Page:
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Diagnostic Imaging: Beam Me Up Dr. McCoy

We're not quite at the Star Trek level yet with imaging technology, but recent advances are fine-tuning your medical care.
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Using Imaging for Routine Screening -- the Pros and Cons

A topic that's spurred interest -- and debate -- is screening apparently healthy people for cancer, heart disease, and other problems. Sophisticated imaging tests can sometimes detect disease in very early stages, long before a person shows any other symptoms.

So given the obvious benefits, why isn't everyone in America being screened? It turns out that there are some real drawbacks to routine screening.

First of all, imaging has risks. Many tests involve exposure to small amounts of radiation or radioactive material. While the odds that this could cause harm are low, they still exist, says Eversman.

The other problem is that screening can detect abnormalities that don't actually need any treatment. But once the doctor sees them, further tests must be ordered to make sure that these abnormalities are harmless. So people may need a number of tests or even surgery -- and suffer a lot of anxiety - only to discover that they didn't need treatment!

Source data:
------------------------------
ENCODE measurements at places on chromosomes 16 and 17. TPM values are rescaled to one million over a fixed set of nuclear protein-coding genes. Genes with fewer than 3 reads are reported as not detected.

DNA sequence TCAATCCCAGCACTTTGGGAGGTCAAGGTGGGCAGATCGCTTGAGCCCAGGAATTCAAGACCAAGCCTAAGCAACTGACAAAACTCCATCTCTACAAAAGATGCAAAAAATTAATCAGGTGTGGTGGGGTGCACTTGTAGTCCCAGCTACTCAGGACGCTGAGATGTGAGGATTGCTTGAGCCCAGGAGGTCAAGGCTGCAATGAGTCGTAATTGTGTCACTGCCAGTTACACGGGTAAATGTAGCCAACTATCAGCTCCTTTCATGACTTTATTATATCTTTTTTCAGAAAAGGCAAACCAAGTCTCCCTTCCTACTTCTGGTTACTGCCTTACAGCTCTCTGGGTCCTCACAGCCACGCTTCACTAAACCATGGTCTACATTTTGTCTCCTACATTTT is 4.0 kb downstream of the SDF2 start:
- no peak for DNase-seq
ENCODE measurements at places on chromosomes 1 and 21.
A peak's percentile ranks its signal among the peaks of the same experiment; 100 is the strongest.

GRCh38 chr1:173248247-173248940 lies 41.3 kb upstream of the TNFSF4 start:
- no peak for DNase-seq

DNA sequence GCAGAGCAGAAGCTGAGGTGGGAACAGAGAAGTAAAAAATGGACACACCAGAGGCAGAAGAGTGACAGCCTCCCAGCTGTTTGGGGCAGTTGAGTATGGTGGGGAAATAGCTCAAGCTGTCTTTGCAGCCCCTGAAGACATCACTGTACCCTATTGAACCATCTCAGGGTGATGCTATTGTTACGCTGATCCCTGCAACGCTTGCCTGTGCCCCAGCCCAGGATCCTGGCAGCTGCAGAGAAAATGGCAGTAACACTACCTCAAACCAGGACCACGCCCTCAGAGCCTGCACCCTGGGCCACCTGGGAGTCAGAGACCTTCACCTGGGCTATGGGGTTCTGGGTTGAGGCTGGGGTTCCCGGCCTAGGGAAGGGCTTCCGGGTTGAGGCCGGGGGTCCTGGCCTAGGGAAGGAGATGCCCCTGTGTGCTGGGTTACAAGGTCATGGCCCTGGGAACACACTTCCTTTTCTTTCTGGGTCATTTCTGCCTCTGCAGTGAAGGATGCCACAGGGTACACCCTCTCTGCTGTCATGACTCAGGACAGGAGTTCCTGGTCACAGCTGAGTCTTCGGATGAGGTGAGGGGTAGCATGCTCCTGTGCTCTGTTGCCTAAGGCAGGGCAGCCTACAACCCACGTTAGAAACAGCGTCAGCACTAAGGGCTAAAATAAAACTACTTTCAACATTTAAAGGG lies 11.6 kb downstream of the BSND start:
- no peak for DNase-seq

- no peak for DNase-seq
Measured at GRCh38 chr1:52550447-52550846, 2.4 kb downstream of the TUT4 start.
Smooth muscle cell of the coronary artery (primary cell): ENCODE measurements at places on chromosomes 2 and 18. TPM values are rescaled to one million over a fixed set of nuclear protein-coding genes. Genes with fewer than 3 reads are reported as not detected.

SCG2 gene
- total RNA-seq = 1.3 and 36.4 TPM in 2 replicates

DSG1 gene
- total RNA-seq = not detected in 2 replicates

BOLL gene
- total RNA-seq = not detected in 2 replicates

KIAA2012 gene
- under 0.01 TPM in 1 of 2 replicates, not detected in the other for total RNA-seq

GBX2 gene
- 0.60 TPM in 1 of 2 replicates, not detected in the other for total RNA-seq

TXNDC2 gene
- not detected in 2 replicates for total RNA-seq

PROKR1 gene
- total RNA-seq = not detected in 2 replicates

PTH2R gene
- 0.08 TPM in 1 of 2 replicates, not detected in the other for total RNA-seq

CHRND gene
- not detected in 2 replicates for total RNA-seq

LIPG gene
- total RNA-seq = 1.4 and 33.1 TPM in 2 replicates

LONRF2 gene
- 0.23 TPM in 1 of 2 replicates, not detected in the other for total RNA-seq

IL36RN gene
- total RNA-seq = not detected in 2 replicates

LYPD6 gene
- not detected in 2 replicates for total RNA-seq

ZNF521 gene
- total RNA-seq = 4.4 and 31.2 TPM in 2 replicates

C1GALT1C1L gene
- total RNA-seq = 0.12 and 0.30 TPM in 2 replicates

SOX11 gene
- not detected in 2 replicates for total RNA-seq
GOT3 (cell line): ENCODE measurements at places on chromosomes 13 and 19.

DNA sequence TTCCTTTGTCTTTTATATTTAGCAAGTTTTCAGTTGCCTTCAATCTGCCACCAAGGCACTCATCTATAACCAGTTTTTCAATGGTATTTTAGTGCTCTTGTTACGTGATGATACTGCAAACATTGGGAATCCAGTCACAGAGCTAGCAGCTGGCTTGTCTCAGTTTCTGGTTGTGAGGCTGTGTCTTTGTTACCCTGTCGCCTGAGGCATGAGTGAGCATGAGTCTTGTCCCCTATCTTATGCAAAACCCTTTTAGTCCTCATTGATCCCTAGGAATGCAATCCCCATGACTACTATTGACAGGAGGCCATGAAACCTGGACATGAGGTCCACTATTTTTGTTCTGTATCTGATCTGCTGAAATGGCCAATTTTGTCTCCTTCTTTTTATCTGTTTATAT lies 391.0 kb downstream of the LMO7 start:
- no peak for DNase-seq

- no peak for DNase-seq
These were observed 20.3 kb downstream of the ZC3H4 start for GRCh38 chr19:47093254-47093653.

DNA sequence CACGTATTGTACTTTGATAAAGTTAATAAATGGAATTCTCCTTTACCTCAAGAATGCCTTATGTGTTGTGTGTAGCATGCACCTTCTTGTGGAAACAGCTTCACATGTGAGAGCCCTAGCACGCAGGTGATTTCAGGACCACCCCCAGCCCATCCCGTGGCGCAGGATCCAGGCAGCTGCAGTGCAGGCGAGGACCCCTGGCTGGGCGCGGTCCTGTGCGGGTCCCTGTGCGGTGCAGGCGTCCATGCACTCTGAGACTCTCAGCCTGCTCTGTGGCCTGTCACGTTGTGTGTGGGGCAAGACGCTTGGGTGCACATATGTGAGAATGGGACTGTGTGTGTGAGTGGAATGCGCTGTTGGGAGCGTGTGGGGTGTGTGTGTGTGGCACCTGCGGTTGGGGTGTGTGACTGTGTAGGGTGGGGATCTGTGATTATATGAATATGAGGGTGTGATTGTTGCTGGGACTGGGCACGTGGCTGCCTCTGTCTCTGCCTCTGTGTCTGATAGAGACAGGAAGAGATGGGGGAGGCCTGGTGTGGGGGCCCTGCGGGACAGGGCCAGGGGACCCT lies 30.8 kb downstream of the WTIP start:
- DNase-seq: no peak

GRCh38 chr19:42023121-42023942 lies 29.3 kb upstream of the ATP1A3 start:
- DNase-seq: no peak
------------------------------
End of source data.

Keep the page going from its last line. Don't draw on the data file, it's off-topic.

"There are a lot of nonspecific abnormalities," says Hillman. "For instance, an enormous number of people have nodules in their chests. But only a fraction of them actually turn out to be cancer." Universal screening could lead to a lot of unnecessary and risky tests and procedures.

Even in apparently healthy people who really do have a disease, screening may not always help.

"Catching the disease early and stopping it would be great," says Hillman. "But lots of times, that doesn't happen. You find the disease earlier, you treat it earlier, but the outcome is the same and the person dies anyway." Early detection helps many people, of course. But it doesn't always make a difference. For those who aren't helped, it leads to tests, treatments, and intense distress much earlier than someone who wasn't screened.

Smarter Use of Imaging for Screening

As for now, no one recommends routine high-tech screening for everyone.

"The American College of Radiology does not endorse whole body screening of healthy people," says Eversman. "It probably shouldn't be done, since there's no proof that it saves lives or even improves them."

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